I do have to admit that, although 21 Days manages to hit most, if not almost all of the given tropes and cliches, you would expect from this kind of horror flick (house built on an old Native American burial ground, furniture and other items move around on their own, the characters freak out over every bump, etc.), and the pacing is pretty decent, focusing on a handful of days rather than having us sit through all twenty-one days they were at the house. However, I should point out that there are some stretches in character motivation logic, like near the end, when the paranormal stuff hits the proverbial fan, after calling 911, the surviving bodies call…the lady who initially refused to be interviewed at the beginning of the flick. Mind you, this is merely used as a means of shoehorning in some exposition, but it made no sense.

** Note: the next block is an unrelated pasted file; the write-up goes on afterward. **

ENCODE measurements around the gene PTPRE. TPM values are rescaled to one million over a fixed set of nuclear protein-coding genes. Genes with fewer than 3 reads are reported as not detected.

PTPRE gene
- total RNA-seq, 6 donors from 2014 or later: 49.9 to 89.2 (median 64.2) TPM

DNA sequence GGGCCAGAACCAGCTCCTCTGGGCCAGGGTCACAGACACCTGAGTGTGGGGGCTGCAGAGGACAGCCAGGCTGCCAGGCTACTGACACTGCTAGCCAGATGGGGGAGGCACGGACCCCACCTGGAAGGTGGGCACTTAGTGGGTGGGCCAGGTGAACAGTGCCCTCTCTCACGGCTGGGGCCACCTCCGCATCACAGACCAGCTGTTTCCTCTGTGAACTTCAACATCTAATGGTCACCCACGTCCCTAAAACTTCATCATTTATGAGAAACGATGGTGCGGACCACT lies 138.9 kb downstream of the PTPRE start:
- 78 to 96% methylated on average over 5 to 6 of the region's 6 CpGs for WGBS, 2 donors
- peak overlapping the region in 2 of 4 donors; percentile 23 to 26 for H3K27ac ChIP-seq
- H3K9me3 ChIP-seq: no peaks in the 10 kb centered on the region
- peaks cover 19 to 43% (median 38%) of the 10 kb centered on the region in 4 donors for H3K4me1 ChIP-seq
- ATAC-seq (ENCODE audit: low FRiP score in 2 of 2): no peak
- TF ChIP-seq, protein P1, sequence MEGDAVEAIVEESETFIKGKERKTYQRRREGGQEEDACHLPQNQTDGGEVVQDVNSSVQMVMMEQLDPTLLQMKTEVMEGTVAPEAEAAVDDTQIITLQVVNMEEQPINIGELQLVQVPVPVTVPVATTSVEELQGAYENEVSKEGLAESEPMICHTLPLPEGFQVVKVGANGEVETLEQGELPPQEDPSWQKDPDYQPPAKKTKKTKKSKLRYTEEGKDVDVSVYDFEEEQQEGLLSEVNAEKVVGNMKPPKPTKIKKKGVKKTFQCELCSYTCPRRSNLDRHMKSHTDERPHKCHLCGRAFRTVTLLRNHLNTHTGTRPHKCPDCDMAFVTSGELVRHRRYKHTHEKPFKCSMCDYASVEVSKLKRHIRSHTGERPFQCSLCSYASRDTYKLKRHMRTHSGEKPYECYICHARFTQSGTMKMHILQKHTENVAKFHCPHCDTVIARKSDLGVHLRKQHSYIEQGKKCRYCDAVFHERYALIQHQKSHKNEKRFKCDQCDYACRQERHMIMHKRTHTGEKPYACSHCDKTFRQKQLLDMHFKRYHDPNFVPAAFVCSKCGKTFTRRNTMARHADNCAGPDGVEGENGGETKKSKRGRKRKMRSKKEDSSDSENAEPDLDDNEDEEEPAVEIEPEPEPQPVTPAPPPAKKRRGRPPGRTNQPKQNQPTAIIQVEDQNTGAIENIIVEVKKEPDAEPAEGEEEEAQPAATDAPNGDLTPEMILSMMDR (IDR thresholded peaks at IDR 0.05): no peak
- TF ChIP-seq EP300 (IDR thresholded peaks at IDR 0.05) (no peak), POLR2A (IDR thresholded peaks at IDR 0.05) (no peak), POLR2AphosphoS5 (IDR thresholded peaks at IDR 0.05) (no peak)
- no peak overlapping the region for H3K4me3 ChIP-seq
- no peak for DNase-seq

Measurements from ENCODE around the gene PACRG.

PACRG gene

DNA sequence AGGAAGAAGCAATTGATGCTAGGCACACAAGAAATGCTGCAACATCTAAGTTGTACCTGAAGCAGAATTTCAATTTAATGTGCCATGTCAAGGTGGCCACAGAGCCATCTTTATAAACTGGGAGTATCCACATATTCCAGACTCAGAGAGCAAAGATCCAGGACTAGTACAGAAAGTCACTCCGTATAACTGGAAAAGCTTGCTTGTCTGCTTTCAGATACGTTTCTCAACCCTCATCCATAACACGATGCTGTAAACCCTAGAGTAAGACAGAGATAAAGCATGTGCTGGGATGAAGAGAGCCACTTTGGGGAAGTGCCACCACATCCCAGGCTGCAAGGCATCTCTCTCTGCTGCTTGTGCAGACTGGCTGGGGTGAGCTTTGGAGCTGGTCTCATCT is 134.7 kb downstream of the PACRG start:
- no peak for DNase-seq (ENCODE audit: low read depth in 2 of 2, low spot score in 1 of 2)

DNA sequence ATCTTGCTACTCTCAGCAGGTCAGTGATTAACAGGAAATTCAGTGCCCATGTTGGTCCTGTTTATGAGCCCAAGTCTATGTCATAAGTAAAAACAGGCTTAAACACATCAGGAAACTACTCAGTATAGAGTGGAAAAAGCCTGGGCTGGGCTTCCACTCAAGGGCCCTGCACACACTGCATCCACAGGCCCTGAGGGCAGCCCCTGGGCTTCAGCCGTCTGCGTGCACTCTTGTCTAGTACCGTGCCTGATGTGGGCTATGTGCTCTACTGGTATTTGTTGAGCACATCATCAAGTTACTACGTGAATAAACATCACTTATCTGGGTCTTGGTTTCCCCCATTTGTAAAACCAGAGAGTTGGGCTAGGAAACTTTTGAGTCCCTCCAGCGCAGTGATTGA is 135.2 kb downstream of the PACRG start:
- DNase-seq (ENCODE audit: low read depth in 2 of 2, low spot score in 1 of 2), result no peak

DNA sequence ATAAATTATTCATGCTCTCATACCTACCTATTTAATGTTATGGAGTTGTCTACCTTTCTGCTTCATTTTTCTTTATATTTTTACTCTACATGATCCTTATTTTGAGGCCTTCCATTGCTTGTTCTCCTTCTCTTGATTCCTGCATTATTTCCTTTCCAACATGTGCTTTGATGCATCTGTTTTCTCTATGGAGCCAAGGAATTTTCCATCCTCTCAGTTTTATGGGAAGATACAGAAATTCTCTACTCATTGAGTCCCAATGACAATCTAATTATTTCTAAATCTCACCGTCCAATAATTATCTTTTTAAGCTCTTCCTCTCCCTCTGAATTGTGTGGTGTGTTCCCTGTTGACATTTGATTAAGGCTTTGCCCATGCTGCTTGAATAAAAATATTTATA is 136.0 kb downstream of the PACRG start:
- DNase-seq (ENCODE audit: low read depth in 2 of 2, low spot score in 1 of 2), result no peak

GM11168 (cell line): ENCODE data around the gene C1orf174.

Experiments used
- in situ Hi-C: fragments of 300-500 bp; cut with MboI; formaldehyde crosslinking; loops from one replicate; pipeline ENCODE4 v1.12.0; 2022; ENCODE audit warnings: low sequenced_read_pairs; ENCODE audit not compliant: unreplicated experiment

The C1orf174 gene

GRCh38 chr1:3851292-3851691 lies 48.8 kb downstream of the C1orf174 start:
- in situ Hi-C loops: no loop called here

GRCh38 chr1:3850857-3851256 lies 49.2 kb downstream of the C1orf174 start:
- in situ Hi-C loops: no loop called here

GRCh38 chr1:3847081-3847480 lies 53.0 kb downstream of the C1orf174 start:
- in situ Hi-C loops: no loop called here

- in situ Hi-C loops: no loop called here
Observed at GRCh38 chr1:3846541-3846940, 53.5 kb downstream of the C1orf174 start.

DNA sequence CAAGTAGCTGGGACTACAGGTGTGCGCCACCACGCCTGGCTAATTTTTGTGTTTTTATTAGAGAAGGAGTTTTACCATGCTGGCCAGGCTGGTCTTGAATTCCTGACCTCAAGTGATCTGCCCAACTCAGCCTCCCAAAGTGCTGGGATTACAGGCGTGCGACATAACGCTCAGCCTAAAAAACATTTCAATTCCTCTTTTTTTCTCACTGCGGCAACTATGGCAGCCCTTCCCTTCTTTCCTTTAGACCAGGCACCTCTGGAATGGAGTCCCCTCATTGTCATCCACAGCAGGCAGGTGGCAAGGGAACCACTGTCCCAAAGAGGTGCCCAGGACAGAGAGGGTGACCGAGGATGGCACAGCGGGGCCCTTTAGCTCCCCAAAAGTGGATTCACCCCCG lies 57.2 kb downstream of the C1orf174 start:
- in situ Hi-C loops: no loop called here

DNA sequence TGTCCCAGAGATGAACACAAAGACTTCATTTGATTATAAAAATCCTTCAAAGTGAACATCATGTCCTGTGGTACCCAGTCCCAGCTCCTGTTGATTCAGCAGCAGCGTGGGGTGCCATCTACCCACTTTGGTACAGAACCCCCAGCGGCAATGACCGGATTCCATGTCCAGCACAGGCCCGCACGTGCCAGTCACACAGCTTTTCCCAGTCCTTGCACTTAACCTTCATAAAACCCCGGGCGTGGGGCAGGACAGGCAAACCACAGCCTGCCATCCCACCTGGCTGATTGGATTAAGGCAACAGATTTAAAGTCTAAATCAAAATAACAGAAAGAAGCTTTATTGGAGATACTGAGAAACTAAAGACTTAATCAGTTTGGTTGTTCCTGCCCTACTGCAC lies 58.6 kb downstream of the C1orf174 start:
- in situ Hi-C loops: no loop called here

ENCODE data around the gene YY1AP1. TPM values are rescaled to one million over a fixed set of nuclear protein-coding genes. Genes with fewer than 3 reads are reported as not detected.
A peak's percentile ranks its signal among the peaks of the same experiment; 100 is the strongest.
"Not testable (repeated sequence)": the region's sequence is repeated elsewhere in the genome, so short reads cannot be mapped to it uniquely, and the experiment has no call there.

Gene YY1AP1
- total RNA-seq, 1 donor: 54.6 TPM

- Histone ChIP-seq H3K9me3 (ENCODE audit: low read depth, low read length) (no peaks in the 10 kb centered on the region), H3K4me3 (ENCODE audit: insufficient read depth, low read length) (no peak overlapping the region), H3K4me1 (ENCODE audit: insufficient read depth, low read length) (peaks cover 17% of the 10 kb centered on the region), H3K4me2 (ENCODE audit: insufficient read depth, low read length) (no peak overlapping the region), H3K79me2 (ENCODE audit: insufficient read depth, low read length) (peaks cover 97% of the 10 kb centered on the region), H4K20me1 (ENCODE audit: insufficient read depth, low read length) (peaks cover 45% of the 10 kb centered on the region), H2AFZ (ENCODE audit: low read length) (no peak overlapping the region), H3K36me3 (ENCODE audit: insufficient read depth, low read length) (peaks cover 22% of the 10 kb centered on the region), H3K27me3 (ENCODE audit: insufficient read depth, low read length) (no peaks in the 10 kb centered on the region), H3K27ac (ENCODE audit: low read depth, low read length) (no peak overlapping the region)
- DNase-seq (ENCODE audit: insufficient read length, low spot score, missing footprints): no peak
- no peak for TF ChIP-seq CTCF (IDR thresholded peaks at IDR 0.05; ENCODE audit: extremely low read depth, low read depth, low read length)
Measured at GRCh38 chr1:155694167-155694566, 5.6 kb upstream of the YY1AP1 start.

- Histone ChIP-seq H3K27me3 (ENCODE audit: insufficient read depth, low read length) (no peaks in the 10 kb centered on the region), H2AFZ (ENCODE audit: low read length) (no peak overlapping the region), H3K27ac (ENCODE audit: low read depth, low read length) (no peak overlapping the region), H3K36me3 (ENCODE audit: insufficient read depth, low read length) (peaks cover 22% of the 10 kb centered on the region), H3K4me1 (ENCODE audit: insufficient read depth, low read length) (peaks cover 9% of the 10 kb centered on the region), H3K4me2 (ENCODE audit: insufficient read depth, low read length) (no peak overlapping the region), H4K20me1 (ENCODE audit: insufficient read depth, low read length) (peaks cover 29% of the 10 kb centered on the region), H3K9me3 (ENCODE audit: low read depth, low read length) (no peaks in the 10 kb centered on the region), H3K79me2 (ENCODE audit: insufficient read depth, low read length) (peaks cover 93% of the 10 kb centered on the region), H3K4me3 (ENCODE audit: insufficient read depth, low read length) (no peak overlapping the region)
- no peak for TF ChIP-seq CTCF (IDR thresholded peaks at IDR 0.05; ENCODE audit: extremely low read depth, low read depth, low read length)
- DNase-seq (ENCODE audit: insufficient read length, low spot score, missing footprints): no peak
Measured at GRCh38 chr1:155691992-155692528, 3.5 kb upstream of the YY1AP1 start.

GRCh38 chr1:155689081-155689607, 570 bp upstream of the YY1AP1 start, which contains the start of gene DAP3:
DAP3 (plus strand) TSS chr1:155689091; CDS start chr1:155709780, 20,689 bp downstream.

Overall, though, 21 Days won’t be blowing anyone’s mind, at least the film maker admitted to not having delusions of grandeur when making this movie. At least it’s edited in a way that cuts out a lot of fat. Otherwise, you’re not missing much if you pass this one up.